Flood houses are structures that are built so they can be purposefully flooded with water in order to train water restoration technicians and insurance professionals.
Flood houses are structures that are built so they can be purposefully flooded with water in order to train water restoration technicians and insurance professionals. The task of training a water damage restoration technician is often difficult by traditional means, due to the complexity of information and the time constraints with which most training is conducted. And that’s where flood houses come into the picture: They’re being increasingly used as training tools at a time when rapid changes in the field of water damage restoration have never been greater.
Insurance carriers have been a driving force in emphasizing the significance of training and have made great efforts to ensure preferred vendors improve training quality and achieve better results. However, due to limited resources, some restoration companies will wait until a technician has had on-the-job training before sending new employees to school.
Restoration companies traditionally provide on-the-job training or acquire training from outside training sources, consultants or educational institutions. Among outside training providers, trade associations began training until certification became widespread. Historically, the characteristic partnership between external training providers and restoration companies has undergone momentous change. This continues today.
It is widely believed that several pioneers in restoration training began the “hands-on” training approach. While preparing to write this article, I spoke with several industry pioneers including Barry Costa, of Costa Group Education. Says Costa: “Many said that the only problem with teaching water damage restoration is that you could not do it hands-on.” Barry is not one to shy away from a challenge. In the early 1990s, he converted a platform that was originally used to teach carpet installation and repurposed it to instruct water damage restoration technicians. I believe this was the water damage industry’s first hands-on flood house. This platform was packed and unpacked for every school and shipped across the country in two large crates that required two hours worth of set-up time. As I mentioned earlier, Barry doesn’t shy away from a challenge.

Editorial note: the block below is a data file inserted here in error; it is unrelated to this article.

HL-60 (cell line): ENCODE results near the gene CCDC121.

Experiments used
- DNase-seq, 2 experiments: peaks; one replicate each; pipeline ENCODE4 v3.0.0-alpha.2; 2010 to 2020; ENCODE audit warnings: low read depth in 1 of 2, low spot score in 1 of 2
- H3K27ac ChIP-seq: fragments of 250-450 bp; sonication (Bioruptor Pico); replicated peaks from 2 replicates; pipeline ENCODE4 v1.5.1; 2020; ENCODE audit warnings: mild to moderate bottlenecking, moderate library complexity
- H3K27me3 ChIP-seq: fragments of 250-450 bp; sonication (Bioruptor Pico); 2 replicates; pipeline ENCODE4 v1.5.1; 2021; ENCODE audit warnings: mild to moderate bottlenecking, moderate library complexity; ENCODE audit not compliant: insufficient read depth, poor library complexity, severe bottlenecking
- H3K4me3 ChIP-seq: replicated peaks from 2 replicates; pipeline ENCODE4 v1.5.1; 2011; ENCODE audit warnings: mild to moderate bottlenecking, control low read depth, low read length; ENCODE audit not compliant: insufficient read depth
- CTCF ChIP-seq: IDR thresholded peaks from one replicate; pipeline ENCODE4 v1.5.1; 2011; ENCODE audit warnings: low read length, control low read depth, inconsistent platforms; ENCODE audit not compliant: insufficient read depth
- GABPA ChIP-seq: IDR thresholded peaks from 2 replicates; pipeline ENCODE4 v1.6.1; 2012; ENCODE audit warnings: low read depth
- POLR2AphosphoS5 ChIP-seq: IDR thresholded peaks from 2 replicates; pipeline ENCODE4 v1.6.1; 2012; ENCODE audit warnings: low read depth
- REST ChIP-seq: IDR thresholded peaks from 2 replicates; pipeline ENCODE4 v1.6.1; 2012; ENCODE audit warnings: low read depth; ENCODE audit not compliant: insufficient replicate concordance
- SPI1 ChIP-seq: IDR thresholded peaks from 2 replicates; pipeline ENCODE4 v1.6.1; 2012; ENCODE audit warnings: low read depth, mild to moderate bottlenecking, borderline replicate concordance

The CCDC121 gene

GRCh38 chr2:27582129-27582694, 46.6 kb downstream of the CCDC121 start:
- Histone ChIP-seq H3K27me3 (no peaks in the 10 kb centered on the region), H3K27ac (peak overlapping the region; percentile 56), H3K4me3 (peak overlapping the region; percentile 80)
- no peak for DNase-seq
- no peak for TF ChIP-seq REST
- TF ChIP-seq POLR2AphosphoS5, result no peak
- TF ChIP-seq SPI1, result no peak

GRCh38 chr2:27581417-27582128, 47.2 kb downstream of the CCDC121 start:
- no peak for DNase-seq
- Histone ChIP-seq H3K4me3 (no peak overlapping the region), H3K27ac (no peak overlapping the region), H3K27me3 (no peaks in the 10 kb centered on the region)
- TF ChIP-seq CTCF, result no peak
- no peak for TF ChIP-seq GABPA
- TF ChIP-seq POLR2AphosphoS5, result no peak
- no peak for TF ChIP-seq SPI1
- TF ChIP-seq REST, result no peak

In 1997 two other industry pioneers, Ron Colling and Tony Macaluso, discussed the benefits of building a structure that would allow students to learn in a hands-on environment. Ron developed this idea, and in the fall of 1997, built Tennessee’s first 12 x 8-foot flood house on wheels. The following year, in December 1998, Chuck Dewald, Jr. opened his hands-on flood house and began teaching his version of drying. Soon after Chuck Dewald began his school, Claude Blackburn built a flood house in Bellingham, WA and began hands-on training at Dri-Eaz in 1999. Along with a group of industry leaders, I attended one of Claude’s first training sessions in December 1999. Today, both the original Dri-Eaz flood house and a second facility built in Nashville, TN are part of the Restoration Sciences Academy (RSA), which began offering its own certification.
Today, there are 24 Clean Trust-approved flood houses around the world as well as many others accredited by competing certifying bodies. Additionally, there are many smaller buildings presently in use to instruct students on how to dry wet buildings. In fact, there are more innovators, industry trainers, and leaders then I can possibly name in this article.